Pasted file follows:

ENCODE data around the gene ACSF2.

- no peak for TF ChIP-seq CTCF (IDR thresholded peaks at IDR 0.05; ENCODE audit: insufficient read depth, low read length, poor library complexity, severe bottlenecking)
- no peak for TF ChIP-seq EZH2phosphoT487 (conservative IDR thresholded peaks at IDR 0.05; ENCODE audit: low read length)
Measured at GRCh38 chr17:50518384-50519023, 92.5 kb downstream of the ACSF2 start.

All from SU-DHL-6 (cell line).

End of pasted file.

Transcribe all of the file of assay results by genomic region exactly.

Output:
ENCODE data around the gene ACSF2.

- no peak for TF ChIP-seq CTCF (IDR thresholded peaks at IDR 0.05; ENCODE audit: insufficient read depth, low read length, poor library complexity, severe bottlenecking)
- no peak for TF ChIP-seq EZH2phosphoT487 (conservative IDR thresholded peaks at IDR 0.05; ENCODE audit: low read length)
Measured at GRCh38 chr17:50518384-50519023, 92.5 kb downstream of the ACSF2 start.

All from SU-DHL-6 (cell line).